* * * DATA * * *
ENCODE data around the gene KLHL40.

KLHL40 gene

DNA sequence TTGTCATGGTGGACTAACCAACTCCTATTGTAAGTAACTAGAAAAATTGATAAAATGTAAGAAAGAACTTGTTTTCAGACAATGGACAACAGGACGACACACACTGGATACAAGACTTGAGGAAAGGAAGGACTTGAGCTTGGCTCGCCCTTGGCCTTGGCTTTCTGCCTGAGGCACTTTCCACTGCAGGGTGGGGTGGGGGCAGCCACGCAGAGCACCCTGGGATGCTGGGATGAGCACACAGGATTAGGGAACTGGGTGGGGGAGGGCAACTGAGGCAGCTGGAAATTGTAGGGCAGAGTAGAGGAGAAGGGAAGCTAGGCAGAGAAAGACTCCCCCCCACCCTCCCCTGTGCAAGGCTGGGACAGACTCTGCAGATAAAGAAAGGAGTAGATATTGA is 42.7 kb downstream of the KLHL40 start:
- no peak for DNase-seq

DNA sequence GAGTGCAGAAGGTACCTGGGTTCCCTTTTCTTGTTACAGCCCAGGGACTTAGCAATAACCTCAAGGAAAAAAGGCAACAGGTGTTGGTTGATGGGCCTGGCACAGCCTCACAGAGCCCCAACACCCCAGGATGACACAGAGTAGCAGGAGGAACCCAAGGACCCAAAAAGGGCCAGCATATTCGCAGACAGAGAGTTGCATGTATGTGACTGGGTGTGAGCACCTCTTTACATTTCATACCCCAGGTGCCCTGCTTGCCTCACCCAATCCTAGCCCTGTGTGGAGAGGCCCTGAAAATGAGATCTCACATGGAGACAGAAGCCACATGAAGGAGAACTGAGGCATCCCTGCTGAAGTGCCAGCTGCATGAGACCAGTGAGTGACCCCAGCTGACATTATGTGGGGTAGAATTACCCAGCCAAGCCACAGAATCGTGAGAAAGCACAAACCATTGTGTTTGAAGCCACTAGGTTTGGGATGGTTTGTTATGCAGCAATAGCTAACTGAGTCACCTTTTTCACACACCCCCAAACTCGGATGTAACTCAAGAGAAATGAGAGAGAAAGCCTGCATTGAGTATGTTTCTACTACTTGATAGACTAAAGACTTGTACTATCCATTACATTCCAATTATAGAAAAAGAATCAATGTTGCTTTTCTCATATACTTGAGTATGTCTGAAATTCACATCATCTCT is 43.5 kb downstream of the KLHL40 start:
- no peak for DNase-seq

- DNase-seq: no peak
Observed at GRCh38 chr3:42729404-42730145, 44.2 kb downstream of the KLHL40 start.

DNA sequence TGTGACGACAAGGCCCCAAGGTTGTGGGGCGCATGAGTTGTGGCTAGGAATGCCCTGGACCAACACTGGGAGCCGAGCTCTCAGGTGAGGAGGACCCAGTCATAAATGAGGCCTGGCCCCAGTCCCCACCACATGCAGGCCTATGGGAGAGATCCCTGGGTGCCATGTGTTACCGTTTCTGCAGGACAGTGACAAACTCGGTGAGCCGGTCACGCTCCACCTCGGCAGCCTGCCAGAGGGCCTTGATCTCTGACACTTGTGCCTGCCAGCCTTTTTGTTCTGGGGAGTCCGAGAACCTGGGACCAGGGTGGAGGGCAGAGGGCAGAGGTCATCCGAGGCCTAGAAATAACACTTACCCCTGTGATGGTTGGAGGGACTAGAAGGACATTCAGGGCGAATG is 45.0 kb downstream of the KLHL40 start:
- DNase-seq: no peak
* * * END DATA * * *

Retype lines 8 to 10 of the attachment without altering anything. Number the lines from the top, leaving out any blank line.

Observed at GRCh38 chr3:42729404-42730145, 44.2 kb downstream of the KLHL40 start.

DNA sequence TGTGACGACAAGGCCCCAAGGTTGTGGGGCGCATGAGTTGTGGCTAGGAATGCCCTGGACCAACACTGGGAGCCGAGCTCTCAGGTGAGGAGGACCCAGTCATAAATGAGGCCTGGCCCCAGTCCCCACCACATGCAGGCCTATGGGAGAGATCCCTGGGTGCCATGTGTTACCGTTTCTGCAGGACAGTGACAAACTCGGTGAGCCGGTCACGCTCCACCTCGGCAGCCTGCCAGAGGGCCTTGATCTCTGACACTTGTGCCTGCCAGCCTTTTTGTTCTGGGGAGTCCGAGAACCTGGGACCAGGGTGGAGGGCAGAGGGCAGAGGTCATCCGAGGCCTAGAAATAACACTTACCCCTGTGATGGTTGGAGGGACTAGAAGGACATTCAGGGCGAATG is 45.0 kb downstream of the KLHL40 start:
- DNase-seq: no peak